Originally published by the 19th
Herman Miller never asks his patients why they come to his office, but sometimes they tell him anyway.
There are people who desperately wanted a child and then found out at 16 weeks pregnant that they would give birth to a baby with major health problems – at least one, he recalls, who would have been born without functioning lungs. There are those who had a plan, a partner who would raise a child with them, before they were left on their own. There are patients who drove six hours to get here, who couldn’t get here sooner because rent was due or a kid fell sick. Some just needed a few extra weeks to pull together a few hundred dollars.
And there are the children – 13- or 14-year-olds who didn’t know how to tell their parents. There are even younger kids who didn’t realize they were pregnant because they had never had regular periods before. The youngest patient Miller treated was 11.
Miller, a 75-year-old OB/GYN, sees patients two to three days a week here at A Woman’s Choice, the abortion clinic where he’s worked since 2001. He’s the only doctor at this clinic who provides abortions all the way up to 20 weeks of pregnancy, a medical service that is currently legal in most of the country but that, due to stigma and the threats of violence against physicians, fewer and fewer doctors provide.
Anti-abortion protesters have picketed his house. After Miller’s wife died, a deliveryman once asked him if it was punishment for the work Miller does.
But as a physician, he says, this is his duty.
“People want to judge me because I do abortions, and they’re talking about morality. But as far as I’m concerned, morality cannot be legislated,” he said. “I look at every patient as someone who has a problem or a concern or a reason that, if I can help, that’s what I’m going to do.”
On 1 July, Florida will begin enforcing a law banning abortions for people past 15 weeks of pregnancy. The ban, which has no exceptions for rape or incest, has been framed by its backers as a “moderate” compromise. The vast majority of abortions take place within the first trimester, which ends at 12 weeks, they note. The law is less stringent than the six-week bans and total prohibitions being passed across the country in anticipation of the supreme court overturning Roe v Wade, which guaranteed the right to an abortion, later this summer.
Still, the 15-week ban, which has no medical rationale as a particular endpoint for access, represents a tremendous shift in Florida. The ripple effects could extend far outside of the state’s borders.
Currently, abortions are legal up until 24 weeks in the state, which has more than 60 clinics. If, as expected, Roe is overturned, Florida will become a critical access point. The state, particularly its northeastern region with its cluster of clinics, will offer the most viable option for finding a safe, legal abortion for places such as South Carolina, Georgia, Mississippi, Alabama and Louisiana – all of which are poised to ban abortions, either entirely or for patients beyond six weeks of pregnancy.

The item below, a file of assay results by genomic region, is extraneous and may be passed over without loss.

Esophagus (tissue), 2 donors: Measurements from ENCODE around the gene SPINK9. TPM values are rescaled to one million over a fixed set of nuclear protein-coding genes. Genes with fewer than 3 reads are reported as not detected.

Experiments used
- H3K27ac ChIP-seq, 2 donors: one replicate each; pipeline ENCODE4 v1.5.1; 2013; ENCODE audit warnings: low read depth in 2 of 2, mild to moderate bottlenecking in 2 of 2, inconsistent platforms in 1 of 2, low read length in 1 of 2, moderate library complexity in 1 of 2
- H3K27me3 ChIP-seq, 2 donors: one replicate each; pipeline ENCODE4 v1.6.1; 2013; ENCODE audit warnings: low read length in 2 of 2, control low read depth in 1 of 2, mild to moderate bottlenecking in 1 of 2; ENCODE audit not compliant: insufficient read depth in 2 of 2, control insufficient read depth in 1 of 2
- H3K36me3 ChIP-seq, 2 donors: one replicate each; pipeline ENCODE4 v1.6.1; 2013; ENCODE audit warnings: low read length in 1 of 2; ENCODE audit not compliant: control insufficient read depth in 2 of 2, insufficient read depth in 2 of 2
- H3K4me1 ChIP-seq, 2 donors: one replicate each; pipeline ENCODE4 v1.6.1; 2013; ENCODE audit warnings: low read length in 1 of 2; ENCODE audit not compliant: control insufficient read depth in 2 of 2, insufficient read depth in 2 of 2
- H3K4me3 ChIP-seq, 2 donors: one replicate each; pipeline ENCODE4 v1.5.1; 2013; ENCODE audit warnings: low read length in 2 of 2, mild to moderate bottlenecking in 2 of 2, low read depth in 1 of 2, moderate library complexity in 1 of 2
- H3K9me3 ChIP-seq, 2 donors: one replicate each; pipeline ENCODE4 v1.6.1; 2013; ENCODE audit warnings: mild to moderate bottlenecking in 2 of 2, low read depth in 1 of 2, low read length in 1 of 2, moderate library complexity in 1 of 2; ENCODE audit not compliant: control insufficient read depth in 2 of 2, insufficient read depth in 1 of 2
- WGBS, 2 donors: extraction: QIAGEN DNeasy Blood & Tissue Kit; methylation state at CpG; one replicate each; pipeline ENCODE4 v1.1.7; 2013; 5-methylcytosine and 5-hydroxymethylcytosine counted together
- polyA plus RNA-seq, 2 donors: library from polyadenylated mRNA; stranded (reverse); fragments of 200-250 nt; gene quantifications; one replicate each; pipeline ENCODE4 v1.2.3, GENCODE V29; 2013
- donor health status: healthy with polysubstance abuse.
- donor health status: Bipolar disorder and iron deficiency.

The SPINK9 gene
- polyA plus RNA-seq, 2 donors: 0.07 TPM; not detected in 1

Here in Jacksonville, only an hour from the Georgia border, patients already cross over frequently from other states to get care. Staff at A Woman’s Choice are anticipating the number of out-of-state patients coming here to surge in the coming months. And they expect that, as people travel farther for care, more will show up later into pregnancy – making a 15-week deadline that much harder to meet.
With the end of Roe in sight, anti-abortion activists are energized, pressing Governor Ron DeSantis to go further in restricting abortion. So far, the governor – a rising star in the Republican party who is widely believed to be eyeing a 2024 presidential run – has been noncommittal. Incoming leaders in the state legislature have indicated openness to passing a total ban on the procedure when they reconvene next spring.
Miller believes it’s only a matter of time before abortion is inaccessible in Florida.
“I’m scared of the 15-week ban. But it’s not my greatest fear,” he said. “My biggest fear is the fact that, if they overturn Roe v Wade, the first thing DeSantis would do is try to ban abortion here.”
Supporters of the 15-week ban have argued that only a small number of people will be affected. The state’s health department data shows that in 2021, when it recorded 79,817 abortions, slightly over 6 percent of that total – 4,850 people – were for people in their second trimester of pregnancy. The state doesn’t specifically collect data on abortions performed for people at 15 weeks and later.
But the number of abortions performed in the second trimester appears to be growing, at least at A Woman’s Choice. Terry Salas Merritt, a consultant who has worked with the clinic for six years, estimated that last year 10% of the patients they saw sought abortions in the second trimester. Since January, the percentage of people seeking abortions after 12 weeks has doubled.
Now, close to one in five of the clinic’s patients are getting abortions in the second trimester. A significant chunk of those are past 15 weeks, per Kelly Flynn, CEO of A Woman’s Choice. Neither Flynn nor Merritt can fully explain why there has been an uptick, but both suspect that people are having more trouble pulling together the money for an abortion, which can cost hundreds of dollars at a minimum.
“For everything in the universe, costs are higher: for gas, for childcare, for anything and everything. And rents are going up,” Merritt said. “Any disposable income that you had for emergencies – that got depleted. So it takes more time.”
Patients have been coming here from Georgia, Louisiana and South Carolina. When, last September, Texas began enforcing its six-week abortion ban, a handful of patients made the trek to Florida.